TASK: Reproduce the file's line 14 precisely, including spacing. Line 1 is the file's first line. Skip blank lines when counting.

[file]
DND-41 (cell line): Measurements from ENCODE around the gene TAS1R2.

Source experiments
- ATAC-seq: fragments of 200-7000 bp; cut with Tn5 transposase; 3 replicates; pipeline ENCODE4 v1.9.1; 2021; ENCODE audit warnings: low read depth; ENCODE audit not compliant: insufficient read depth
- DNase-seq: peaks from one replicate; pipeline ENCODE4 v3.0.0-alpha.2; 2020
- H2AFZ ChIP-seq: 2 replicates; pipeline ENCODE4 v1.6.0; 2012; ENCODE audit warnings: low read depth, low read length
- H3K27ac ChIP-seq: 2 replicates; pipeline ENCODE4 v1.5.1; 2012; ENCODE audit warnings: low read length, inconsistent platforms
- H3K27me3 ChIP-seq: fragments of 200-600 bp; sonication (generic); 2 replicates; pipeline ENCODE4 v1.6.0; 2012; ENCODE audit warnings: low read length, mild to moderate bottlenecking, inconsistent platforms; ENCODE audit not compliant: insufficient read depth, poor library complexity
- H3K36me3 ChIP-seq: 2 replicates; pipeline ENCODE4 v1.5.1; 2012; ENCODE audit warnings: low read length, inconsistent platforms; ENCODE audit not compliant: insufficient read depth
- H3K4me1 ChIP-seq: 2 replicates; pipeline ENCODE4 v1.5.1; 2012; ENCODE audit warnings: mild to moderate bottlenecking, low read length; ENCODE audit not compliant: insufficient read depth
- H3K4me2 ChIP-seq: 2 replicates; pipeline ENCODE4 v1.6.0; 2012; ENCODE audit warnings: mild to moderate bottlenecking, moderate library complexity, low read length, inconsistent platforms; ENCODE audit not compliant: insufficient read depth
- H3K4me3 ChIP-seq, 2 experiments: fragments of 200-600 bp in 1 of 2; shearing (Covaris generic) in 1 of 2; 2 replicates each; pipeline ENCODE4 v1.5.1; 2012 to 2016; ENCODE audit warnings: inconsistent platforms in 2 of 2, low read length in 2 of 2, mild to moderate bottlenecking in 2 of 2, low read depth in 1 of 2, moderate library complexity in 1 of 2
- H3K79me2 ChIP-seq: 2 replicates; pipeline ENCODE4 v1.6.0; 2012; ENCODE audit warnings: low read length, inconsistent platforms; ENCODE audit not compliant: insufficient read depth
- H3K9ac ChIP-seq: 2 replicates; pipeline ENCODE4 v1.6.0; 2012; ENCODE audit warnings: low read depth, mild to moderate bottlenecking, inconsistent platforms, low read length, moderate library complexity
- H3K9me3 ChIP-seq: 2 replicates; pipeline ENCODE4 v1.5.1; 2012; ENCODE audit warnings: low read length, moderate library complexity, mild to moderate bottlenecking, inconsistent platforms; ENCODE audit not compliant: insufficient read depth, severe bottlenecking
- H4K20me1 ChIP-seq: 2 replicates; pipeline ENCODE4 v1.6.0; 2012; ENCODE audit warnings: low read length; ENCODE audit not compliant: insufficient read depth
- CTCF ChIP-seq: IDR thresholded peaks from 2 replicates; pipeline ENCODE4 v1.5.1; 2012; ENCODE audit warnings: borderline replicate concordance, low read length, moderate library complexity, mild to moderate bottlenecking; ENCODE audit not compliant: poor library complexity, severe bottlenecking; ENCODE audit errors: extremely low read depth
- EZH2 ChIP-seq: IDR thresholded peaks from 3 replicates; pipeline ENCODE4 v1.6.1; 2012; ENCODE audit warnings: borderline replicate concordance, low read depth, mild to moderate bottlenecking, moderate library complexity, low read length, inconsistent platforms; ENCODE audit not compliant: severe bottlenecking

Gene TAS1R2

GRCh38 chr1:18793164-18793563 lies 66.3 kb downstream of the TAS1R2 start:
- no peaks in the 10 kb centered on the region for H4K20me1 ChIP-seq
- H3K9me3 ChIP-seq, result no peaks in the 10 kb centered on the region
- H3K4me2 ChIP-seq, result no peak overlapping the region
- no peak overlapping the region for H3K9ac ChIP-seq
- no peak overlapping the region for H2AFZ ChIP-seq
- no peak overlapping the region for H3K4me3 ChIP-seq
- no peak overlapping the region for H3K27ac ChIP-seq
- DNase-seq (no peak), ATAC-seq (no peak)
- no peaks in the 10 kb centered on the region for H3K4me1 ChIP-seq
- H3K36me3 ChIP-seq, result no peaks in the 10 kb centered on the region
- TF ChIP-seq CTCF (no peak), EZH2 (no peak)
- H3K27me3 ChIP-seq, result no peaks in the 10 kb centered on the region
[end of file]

- H3K9me3 ChIP-seq: 2 replicates; pipeline ENCODE4 v1.5.1; 2012; ENCODE audit warnings: low read length, moderate library complexity, mild to moderate bottlenecking, inconsistent platforms; ENCODE audit not compliant: insufficient read depth, severe bottlenecking